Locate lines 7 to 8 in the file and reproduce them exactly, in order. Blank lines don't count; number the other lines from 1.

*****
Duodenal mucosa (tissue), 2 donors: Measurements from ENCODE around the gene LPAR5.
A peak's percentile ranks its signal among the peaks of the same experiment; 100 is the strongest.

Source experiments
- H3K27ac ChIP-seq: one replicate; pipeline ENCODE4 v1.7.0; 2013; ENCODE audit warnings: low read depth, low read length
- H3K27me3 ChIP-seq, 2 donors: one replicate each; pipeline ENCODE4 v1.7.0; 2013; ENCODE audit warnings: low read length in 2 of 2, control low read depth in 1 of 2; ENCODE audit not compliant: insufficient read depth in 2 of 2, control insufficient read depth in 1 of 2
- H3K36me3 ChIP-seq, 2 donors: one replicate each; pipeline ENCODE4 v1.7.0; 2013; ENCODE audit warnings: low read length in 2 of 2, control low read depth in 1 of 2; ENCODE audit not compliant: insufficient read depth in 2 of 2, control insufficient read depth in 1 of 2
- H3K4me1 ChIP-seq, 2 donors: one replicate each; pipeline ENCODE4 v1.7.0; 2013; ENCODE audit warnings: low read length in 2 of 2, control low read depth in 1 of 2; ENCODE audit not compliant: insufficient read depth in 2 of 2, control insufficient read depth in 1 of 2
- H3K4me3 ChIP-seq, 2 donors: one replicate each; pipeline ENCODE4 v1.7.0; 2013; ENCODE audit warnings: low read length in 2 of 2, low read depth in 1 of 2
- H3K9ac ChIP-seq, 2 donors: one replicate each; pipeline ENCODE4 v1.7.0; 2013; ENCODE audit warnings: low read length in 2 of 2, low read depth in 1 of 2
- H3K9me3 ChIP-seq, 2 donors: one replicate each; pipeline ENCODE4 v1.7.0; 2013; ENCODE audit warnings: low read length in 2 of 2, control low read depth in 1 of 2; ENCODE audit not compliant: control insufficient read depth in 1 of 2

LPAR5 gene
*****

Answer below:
- H3K4me1 ChIP-seq, 2 donors: one replicate each; pipeline ENCODE4 v1.7.0; 2013; ENCODE audit warnings: low read length in 2 of 2, control low read depth in 1 of 2; ENCODE audit not compliant: insufficient read depth in 2 of 2, control insufficient read depth in 1 of 2
- H3K4me3 ChIP-seq, 2 donors: one replicate each; pipeline ENCODE4 v1.7.0; 2013; ENCODE audit warnings: low read length in 2 of 2, low read depth in 1 of 2